While the deliberate lies that led to the January 6 insurrection are exposed, misinformation runs riot on social media
Testimony in a third public hearing by the committee investigating the attacks on January 6 on the United States Capitol continued to reveal how President Donald Trump, in the words of one White House staffer, “poured gasoline on the fire” despite pleas to tamp down the flames. Committee chair, Representative Bennie Thompson, said American democracy “came dangerously close to catastrophe” as a mob gathered within feet of Vice President Mike Pence and chanted for him to be hanged.
A feature of the hearing has been Trump’s apparent willingness to knowingly spread falsehoods and misinformation on social media, fomenting anger and unrest among his supporters. In a taped interview played before the investigating committee at the second hearing, Richard Donoghue, former Acting Attorney General in the last weeks of the Trump administration, said, “this gets back to the point that there were so many of these allegations that when you gave him a very direct answer on one of them, he wouldn’t fight us on it, but he would move on to another allegation.” These other allegations, according to Donoghue, included such conspiracy theory fodder as “dead people are voting,” or “Indians are getting paid to vote.” Trump meant, Donoghue clarified, “people on Native American reservations.”
The hearing offers detailed evidence of the lingering half-life of misinformation, no matter how many times the lies are debunked. I spoke with Jared Holt, a social media and extremist activities researcher and fellow at Atlantic Council, about how conspiracy theorists are responding to the latest hearing on the Capitol Hill riots investigation on social media. This conversation has been edited for length and clarity.
Has surprising misinformation popped up on social media among far-right groups you monitor as the hearings continue?
Much of what I’ve seen has been what I expected to see, including the re-litigating of conspiracy theories about the events of that day, such as claims that federal law enforcement set up or entrapped Trump supporters. A lot of what we’re also seeing is smear campaigns of the witnesses testifying and committee members involved. There’s lots of right-wing criticism of Liz Cheney specifically.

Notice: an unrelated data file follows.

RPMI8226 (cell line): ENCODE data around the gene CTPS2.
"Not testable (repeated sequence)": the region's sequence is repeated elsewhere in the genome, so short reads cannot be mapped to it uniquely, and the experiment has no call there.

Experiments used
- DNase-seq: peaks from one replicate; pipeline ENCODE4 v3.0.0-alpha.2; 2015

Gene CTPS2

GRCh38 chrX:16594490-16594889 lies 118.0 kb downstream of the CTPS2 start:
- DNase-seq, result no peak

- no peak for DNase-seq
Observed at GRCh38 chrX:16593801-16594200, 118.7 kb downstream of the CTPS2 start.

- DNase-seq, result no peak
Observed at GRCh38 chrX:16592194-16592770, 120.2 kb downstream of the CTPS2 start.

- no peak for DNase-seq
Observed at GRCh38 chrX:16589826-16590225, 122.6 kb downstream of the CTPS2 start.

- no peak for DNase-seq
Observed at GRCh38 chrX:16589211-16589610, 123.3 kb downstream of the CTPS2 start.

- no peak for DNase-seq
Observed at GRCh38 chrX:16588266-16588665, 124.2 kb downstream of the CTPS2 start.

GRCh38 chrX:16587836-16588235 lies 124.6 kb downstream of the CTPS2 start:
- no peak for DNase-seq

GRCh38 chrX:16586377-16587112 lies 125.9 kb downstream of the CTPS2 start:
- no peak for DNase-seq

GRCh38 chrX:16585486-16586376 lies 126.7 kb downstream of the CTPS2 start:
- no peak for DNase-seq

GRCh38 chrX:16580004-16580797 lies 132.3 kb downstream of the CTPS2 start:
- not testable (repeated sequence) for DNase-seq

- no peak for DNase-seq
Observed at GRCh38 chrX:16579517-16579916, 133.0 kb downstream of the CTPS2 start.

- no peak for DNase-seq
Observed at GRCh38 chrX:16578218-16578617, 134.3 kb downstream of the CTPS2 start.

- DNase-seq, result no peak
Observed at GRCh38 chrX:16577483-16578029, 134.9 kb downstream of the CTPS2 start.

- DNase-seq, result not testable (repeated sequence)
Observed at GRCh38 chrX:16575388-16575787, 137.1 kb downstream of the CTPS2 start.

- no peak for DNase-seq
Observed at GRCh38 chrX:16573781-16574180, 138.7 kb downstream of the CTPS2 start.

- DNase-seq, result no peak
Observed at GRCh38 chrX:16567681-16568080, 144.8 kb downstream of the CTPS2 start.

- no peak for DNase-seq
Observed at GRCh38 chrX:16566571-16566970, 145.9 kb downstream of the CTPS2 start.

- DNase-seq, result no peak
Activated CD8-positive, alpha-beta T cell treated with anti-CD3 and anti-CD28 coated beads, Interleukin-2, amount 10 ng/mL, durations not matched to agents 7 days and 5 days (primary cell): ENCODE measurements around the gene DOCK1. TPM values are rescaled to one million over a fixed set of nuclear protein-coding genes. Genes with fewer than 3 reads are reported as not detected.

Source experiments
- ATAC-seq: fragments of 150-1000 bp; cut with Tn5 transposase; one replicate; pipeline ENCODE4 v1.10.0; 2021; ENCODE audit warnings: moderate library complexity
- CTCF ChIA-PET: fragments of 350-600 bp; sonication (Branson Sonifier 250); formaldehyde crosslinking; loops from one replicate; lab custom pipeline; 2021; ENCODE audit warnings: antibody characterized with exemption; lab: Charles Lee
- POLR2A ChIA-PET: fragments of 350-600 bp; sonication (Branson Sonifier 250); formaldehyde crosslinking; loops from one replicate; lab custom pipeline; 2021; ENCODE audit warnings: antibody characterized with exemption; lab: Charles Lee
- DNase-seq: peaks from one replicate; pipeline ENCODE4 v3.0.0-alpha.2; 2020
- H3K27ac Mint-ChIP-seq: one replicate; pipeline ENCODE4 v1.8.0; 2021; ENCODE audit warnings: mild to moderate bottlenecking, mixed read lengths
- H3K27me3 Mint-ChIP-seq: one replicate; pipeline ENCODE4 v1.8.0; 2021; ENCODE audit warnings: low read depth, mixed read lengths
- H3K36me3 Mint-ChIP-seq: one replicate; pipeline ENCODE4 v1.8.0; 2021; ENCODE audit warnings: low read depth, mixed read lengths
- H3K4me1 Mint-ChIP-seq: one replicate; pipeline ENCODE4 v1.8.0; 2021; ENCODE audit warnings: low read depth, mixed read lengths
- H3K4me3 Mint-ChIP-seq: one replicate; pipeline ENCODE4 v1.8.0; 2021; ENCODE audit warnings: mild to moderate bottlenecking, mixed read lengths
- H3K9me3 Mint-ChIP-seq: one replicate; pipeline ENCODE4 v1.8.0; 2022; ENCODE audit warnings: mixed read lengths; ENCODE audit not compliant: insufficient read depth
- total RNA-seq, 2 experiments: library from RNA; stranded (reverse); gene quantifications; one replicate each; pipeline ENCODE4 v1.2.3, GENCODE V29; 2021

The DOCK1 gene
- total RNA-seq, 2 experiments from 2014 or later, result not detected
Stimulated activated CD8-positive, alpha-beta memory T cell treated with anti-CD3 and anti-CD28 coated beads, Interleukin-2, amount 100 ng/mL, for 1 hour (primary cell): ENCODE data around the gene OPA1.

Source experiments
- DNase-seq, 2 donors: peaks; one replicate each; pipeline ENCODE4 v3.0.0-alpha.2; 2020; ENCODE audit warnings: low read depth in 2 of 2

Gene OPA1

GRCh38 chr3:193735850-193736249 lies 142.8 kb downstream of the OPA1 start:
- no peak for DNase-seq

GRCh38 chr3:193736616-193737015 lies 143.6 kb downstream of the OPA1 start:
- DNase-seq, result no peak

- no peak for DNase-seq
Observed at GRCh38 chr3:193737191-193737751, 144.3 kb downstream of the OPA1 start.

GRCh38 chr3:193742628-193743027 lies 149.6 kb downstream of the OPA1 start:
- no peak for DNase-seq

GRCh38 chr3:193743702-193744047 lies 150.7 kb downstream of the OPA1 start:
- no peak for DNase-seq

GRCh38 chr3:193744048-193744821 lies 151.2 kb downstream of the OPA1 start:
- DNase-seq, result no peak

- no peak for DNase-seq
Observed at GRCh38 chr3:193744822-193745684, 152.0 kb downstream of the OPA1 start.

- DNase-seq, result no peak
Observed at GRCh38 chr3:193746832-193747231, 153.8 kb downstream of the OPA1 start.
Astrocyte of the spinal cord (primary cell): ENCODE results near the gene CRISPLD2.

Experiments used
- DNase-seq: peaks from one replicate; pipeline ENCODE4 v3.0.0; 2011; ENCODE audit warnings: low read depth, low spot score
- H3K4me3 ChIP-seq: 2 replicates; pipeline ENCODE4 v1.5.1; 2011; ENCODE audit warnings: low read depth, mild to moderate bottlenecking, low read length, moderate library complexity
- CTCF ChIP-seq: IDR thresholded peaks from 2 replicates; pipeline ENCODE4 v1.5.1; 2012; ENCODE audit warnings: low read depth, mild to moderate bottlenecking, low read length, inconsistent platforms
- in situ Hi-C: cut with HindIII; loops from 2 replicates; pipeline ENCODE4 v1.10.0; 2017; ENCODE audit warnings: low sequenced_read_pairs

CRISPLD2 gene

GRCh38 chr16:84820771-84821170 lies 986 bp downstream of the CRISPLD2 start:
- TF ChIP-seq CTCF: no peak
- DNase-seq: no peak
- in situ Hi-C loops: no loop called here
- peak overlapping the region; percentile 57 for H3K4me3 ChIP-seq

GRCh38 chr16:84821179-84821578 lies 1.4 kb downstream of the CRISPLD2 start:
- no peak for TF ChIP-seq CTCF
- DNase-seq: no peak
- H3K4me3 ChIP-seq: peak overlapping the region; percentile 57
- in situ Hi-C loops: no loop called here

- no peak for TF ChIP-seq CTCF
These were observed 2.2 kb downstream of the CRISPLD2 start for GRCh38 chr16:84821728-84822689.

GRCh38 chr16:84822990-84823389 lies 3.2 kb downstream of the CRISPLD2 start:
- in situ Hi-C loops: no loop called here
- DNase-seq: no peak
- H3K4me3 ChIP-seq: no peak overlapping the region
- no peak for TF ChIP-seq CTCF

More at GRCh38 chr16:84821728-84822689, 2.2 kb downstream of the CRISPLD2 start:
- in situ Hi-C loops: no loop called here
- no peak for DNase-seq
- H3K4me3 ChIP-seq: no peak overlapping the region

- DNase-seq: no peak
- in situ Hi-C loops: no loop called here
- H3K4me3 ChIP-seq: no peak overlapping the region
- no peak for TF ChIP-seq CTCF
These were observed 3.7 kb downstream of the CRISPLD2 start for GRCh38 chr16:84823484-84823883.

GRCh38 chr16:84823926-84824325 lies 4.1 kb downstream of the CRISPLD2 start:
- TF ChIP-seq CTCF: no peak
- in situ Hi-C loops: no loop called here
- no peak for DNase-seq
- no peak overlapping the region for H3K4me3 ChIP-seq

How might extremist use of social media continue to affect midterm elections?
I’m getting the impression that many of the Democrats’ plans for midterm elections are to try first to make this assertion that the Republican Party is an insurrectionist party and link their candidates to January 6. Additionally, candidates and their supporters will find themselves in a position where they’re continuing this seemingly never-ending attempt at revisionist history around the events of January 6, shifting away from the idea that it was an attack on the democratic process.
While the hearings look to uncover what led to the events of January 6, the Department of Justice is also trying to prosecute those who breached the Capitol. This includes members affiliated with the Proud Boys, a far-right group. Similar groups have recently disrupted Pride events in several states using social media to find their targets. Are they all part of the same conversation?
Groups like the Proud Boys, before January 6, were using social media to coordinate very openly. Now that many of their top guys have been busted by the police, it has changed a bit. For some groups, their online presence uses alternative social media platforms. Groups like the Patriot Front have been banned from the mainstream ones for quite some time. Their goal online is to try to project this intimidating image of themselves. The connecting line from the wake of January 6 and the arrests that have followed is the extra scrutiny they face operating on those mainstream tech platforms. Many of these groups underwent a series of adaptations meant to help them persist through those challenges to get over those roadblocks. For example, you’re starting to see software picking up the methods that some of the harder groups have used to evade detection.
What are those ways that you’re seeing that they’re using to evade detection?
A method used is decentralization, which we’ve seen across the extremist movement since January 6. These groups are abandoning these national-scale hierarchies in favor of more autonomous state chapters and local chapters. Additionally, they’ve kind of decentralized targets of protest and targets of harassment. For example, it’s not just all guns blazing on Washington D.C. instead, it’s, you know, your Proud Boys chapter going out to health board meetings and intimidating the people on that board. These groups are also creating parallel systems on the internet for people to use, which I don’t think will ever catch on. The mainstream social and marketing platforms are way too convenient.
What do people tend to get wrong when they think about extremist groups using these platforms?
The internet doesn’t make extremism. Political extremism has existed since the early days of this country and will probably continue in some form or another. But the internet has been utilized to reach more people with less effort. They can do it very quickly, and if they are careful, they can do it anonymously. It’s not just an internet problem but indicative of a certain amount of social disorder within the U.S. that is not being adequately addressed.
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